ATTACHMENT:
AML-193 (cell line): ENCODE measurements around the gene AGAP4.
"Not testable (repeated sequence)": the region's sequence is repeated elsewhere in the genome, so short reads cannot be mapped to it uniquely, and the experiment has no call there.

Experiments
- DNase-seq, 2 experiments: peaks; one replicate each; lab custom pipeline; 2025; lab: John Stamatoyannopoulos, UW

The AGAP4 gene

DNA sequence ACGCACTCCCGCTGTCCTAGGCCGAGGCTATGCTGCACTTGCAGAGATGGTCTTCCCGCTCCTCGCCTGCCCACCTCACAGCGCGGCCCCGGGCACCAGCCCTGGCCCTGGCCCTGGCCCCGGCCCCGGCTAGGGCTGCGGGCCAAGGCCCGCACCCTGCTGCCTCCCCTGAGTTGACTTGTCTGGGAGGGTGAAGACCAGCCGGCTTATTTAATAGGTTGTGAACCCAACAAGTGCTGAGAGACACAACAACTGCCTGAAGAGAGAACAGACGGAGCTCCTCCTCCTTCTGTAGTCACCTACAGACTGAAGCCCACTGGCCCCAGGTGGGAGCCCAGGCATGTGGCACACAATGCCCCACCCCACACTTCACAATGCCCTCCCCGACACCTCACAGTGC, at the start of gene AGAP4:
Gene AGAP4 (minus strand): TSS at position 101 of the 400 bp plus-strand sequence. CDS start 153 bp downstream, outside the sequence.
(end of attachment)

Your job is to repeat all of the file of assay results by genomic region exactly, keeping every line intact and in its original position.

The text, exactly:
AML-193 (cell line): ENCODE measurements around the gene AGAP4.
"Not testable (repeated sequence)": the region's sequence is repeated elsewhere in the genome, so short reads cannot be mapped to it uniquely, and the experiment has no call there.

Experiments
- DNase-seq, 2 experiments: peaks; one replicate each; lab custom pipeline; 2025; lab: John Stamatoyannopoulos, UW

The AGAP4 gene

DNA sequence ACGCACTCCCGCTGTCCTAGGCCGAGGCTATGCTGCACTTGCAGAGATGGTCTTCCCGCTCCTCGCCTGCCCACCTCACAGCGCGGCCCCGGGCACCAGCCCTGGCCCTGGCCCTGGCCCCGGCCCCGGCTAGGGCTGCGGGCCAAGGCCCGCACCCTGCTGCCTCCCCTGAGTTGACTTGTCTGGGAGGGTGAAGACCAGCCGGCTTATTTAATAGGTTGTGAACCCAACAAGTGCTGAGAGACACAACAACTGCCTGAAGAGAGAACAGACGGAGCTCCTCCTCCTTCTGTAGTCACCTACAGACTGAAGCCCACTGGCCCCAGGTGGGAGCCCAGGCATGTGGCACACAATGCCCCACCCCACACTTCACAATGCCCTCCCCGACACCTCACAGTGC, at the start of gene AGAP4:
Gene AGAP4 (minus strand): TSS at position 101 of the 400 bp plus-strand sequence. CDS start 153 bp downstream, outside the sequence.